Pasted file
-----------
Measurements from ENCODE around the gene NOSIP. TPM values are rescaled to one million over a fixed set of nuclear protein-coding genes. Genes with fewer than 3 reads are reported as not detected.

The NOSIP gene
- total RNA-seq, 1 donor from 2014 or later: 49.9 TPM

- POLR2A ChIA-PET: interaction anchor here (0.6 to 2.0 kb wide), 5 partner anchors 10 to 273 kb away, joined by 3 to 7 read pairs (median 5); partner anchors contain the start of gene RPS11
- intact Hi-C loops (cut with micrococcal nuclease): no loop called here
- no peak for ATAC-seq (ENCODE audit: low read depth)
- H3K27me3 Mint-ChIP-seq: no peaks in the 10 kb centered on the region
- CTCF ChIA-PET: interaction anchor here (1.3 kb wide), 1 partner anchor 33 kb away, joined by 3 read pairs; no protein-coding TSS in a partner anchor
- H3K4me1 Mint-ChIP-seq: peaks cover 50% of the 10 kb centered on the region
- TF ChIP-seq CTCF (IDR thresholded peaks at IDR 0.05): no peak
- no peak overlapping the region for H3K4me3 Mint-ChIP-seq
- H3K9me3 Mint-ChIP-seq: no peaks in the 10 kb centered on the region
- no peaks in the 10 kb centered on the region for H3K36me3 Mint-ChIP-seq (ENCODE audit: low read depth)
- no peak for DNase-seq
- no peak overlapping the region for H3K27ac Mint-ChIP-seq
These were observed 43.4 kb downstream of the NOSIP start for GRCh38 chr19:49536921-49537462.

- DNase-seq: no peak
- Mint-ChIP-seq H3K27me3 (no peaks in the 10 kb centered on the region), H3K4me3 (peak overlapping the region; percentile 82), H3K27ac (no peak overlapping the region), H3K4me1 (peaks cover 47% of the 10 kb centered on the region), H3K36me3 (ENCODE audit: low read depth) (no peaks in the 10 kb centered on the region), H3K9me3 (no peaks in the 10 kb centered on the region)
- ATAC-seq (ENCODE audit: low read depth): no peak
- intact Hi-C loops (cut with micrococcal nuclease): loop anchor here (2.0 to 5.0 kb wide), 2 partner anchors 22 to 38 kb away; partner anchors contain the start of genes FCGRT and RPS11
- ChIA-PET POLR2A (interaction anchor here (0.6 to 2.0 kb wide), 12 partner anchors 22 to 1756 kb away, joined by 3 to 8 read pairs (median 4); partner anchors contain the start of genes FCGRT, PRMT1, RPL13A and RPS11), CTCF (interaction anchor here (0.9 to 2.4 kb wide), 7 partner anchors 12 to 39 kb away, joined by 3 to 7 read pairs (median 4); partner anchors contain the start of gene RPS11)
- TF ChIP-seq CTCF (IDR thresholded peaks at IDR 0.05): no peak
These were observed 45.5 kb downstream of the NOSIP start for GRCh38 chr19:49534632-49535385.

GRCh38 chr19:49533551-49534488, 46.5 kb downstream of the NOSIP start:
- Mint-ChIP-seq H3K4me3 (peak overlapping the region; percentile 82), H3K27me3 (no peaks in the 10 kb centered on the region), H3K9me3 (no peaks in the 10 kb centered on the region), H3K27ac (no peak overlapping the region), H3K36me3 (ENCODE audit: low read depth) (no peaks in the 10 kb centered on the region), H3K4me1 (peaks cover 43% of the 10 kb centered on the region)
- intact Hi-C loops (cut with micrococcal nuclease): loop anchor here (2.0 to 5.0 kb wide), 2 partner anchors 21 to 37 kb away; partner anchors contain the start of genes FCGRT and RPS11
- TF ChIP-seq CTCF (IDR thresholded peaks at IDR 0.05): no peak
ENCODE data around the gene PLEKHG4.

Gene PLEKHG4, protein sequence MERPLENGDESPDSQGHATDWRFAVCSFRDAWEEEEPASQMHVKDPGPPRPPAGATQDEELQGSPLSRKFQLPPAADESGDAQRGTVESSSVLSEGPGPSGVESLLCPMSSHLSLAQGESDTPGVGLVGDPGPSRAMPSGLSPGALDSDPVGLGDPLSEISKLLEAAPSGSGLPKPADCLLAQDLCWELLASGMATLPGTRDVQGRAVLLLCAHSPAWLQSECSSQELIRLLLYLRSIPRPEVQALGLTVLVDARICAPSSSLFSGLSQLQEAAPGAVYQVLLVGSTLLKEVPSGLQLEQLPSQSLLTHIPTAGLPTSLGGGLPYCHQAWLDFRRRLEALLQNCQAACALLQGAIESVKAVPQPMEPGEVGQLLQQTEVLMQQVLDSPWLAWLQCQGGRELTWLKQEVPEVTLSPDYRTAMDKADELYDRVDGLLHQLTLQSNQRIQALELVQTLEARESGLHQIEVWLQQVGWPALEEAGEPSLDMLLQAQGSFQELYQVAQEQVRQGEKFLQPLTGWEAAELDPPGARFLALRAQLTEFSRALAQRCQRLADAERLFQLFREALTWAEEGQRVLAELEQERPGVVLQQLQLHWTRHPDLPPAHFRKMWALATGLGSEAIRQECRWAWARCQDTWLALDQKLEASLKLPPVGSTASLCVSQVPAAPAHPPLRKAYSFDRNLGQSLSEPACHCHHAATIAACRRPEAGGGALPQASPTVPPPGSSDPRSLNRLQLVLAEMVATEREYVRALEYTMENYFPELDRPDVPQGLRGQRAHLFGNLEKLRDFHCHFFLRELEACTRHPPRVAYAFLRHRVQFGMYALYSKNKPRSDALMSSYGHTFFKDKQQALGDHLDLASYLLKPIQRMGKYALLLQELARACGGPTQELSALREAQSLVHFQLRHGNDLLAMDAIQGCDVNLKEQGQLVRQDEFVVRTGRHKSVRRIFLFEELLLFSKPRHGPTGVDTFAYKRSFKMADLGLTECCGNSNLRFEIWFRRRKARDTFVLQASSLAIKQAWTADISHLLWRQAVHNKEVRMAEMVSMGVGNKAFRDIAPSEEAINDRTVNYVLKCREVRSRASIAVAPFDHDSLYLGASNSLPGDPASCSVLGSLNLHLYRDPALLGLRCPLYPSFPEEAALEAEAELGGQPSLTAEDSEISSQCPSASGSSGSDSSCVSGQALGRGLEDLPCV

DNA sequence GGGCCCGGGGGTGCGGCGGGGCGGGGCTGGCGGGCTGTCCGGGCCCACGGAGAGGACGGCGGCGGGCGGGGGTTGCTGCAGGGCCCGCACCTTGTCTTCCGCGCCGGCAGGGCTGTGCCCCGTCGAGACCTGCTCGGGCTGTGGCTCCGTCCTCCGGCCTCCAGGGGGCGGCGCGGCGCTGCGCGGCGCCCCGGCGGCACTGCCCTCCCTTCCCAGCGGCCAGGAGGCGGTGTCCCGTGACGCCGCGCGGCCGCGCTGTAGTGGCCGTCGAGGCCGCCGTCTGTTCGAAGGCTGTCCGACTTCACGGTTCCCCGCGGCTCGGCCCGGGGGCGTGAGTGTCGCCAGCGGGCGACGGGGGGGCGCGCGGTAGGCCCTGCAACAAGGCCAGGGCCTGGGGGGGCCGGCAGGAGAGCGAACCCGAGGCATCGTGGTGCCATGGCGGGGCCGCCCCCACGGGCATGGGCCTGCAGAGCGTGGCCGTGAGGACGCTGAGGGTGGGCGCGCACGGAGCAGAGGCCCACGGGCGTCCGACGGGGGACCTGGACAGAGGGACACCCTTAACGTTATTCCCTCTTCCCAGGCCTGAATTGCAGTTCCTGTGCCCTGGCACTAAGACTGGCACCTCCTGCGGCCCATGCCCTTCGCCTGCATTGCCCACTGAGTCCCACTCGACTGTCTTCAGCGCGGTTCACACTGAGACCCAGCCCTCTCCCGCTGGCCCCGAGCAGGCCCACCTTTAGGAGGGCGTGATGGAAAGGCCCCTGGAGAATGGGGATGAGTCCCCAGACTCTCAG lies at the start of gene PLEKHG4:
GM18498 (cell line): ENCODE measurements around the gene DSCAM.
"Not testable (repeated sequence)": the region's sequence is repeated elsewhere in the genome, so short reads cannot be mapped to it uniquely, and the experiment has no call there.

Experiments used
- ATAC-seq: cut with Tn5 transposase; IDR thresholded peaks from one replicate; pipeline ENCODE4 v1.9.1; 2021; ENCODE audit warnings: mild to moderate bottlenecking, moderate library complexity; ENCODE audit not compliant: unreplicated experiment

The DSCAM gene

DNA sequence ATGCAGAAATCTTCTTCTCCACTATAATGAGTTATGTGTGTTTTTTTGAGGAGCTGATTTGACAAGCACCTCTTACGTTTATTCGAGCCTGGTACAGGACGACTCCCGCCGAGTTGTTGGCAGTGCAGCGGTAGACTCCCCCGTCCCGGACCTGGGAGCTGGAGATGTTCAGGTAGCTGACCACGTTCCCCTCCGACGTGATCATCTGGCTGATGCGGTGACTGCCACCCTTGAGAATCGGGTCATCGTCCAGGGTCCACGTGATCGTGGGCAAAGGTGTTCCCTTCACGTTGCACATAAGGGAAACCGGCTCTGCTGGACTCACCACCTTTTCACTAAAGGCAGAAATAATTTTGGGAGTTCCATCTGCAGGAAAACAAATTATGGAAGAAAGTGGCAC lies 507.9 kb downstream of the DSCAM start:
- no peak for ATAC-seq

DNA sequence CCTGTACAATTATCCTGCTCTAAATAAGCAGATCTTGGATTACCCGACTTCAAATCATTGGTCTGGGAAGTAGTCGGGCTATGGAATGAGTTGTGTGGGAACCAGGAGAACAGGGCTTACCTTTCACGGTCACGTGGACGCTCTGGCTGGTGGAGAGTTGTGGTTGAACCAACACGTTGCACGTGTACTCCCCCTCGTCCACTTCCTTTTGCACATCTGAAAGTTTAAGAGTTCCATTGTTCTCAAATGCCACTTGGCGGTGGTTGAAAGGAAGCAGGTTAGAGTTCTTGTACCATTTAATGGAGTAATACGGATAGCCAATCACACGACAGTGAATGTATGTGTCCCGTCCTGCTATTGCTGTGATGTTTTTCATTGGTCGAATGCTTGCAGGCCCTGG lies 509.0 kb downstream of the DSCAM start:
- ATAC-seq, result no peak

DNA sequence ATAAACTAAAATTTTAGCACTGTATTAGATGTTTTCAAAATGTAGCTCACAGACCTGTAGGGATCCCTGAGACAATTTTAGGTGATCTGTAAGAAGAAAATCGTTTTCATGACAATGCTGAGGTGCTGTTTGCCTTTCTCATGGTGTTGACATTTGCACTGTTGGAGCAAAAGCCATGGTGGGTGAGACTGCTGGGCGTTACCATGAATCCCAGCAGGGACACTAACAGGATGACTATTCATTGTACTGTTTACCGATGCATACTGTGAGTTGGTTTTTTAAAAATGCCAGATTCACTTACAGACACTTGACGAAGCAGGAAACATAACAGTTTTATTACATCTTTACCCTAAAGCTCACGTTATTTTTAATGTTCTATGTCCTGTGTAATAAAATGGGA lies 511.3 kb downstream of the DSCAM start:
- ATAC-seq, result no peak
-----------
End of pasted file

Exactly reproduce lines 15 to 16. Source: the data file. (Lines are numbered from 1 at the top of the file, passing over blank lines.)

- no peak overlapping the region for H3K27ac Mint-ChIP-seq
These were observed 43.4 kb downstream of the NOSIP start for GRCh38 chr19:49536921-49537462.